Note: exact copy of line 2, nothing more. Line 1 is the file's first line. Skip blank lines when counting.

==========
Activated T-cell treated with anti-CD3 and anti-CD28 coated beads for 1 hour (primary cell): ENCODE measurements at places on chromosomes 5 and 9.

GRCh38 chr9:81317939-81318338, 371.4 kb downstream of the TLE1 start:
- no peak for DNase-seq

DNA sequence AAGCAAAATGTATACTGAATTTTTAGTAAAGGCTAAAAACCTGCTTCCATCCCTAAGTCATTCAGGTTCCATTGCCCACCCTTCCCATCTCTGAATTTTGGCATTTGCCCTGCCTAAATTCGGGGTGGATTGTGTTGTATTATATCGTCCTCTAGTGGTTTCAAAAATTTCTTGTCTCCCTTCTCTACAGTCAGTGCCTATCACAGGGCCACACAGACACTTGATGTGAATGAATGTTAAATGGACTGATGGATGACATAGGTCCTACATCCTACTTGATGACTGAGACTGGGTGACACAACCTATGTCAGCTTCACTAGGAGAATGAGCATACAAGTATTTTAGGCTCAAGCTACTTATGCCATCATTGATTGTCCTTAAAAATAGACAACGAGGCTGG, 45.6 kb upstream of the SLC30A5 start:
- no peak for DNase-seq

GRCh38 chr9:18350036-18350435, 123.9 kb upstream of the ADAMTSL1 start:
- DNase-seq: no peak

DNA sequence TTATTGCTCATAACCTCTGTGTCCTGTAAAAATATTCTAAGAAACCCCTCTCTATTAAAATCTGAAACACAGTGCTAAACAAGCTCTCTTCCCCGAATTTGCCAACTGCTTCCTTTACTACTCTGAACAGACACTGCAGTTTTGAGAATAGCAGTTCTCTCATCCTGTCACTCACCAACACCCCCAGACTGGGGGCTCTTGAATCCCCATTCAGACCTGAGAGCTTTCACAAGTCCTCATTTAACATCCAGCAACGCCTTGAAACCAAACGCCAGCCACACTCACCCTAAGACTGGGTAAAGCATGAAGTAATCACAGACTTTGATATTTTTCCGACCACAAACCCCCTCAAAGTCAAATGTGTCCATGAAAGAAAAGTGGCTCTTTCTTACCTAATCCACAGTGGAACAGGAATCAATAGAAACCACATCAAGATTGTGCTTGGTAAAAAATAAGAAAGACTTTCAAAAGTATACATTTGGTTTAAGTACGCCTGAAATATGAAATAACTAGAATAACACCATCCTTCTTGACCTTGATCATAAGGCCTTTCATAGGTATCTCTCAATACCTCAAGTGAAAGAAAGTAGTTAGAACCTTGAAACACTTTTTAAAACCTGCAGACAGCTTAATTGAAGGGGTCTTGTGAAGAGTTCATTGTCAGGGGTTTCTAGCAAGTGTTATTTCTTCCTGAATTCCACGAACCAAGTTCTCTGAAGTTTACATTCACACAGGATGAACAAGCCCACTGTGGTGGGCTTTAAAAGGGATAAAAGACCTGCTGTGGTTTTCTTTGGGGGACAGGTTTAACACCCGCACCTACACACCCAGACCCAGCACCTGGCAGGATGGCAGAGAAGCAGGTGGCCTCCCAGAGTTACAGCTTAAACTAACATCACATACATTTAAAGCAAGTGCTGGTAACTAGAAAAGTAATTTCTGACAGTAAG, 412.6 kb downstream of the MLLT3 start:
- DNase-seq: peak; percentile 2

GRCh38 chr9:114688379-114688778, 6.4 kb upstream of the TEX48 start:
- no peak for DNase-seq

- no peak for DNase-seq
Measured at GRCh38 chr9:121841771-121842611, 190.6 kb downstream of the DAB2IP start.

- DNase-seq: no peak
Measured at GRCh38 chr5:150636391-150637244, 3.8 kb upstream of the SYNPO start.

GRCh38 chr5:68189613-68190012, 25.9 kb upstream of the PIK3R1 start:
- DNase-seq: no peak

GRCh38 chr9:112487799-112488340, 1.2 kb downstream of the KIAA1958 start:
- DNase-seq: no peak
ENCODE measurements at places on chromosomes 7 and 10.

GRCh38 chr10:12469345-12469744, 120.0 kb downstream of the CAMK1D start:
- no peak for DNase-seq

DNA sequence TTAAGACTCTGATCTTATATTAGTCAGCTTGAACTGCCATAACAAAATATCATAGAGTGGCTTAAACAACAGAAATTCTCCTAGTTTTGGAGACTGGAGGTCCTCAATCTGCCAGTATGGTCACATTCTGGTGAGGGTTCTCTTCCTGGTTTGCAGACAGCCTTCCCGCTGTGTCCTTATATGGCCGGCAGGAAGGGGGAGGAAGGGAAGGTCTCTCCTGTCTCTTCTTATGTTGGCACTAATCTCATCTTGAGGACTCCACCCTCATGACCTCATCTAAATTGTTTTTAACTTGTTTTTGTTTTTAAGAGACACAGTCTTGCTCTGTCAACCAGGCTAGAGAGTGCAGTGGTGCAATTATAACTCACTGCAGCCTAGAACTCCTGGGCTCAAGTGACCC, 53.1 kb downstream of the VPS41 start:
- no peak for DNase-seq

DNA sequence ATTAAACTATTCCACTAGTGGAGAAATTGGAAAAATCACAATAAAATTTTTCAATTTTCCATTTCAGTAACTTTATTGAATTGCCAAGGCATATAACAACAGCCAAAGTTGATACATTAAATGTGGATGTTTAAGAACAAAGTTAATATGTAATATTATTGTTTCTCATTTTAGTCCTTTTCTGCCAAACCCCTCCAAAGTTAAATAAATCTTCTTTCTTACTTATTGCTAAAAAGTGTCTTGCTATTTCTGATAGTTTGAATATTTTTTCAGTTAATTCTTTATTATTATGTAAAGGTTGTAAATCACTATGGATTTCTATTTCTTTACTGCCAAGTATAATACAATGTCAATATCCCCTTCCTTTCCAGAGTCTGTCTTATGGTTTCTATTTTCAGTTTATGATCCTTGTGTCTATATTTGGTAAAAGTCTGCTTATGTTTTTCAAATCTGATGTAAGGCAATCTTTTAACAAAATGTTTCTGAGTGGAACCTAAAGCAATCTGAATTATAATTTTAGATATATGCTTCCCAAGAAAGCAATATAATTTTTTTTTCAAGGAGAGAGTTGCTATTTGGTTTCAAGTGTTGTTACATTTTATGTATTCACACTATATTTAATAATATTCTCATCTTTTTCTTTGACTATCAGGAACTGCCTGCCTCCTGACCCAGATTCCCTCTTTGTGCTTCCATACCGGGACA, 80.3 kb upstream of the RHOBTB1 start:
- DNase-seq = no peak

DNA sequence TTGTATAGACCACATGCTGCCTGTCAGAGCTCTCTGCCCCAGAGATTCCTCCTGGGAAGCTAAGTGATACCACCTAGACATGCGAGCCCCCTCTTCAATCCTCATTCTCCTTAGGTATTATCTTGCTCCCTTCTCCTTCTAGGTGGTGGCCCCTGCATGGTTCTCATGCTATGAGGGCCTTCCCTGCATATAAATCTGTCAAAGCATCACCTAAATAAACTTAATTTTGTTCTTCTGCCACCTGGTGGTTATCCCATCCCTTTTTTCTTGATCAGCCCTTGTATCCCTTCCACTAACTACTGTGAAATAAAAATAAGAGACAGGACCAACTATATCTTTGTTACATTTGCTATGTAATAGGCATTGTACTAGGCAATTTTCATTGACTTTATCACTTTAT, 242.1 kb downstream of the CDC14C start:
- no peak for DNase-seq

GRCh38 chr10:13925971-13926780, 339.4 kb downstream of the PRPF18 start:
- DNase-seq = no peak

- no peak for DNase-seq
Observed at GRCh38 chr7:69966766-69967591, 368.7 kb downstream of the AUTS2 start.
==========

GRCh38 chr9:81317939-81318338, 371.4 kb downstream of the TLE1 start: